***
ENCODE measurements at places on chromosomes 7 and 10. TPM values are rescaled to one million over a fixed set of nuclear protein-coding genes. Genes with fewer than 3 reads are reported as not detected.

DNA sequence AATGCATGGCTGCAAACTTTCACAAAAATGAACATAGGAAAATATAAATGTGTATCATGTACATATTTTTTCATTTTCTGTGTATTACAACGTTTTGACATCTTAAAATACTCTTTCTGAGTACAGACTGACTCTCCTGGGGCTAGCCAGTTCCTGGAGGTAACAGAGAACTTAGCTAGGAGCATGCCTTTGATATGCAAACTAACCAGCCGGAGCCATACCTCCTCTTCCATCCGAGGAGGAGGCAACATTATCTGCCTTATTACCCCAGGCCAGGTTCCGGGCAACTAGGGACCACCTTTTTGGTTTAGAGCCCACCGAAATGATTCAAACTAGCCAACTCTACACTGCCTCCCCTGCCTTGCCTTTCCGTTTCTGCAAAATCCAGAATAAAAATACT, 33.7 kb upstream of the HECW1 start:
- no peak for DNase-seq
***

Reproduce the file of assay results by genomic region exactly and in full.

ENCODE measurements at places on chromosomes 7 and 10. TPM values are rescaled to one million over a fixed set of nuclear protein-coding genes. Genes with fewer than 3 reads are reported as not detected.

DNA sequence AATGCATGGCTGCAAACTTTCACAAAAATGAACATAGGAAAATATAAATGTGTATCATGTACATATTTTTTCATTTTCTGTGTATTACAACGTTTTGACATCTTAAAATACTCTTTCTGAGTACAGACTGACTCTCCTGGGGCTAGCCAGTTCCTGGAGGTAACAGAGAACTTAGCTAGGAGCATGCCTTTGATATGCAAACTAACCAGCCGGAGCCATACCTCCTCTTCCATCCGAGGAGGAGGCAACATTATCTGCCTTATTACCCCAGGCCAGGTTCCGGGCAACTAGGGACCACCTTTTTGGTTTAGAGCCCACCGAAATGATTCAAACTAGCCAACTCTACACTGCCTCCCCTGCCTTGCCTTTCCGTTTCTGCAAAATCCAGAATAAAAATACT, 33.7 kb upstream of the HECW1 start:
- no peak for DNase-seq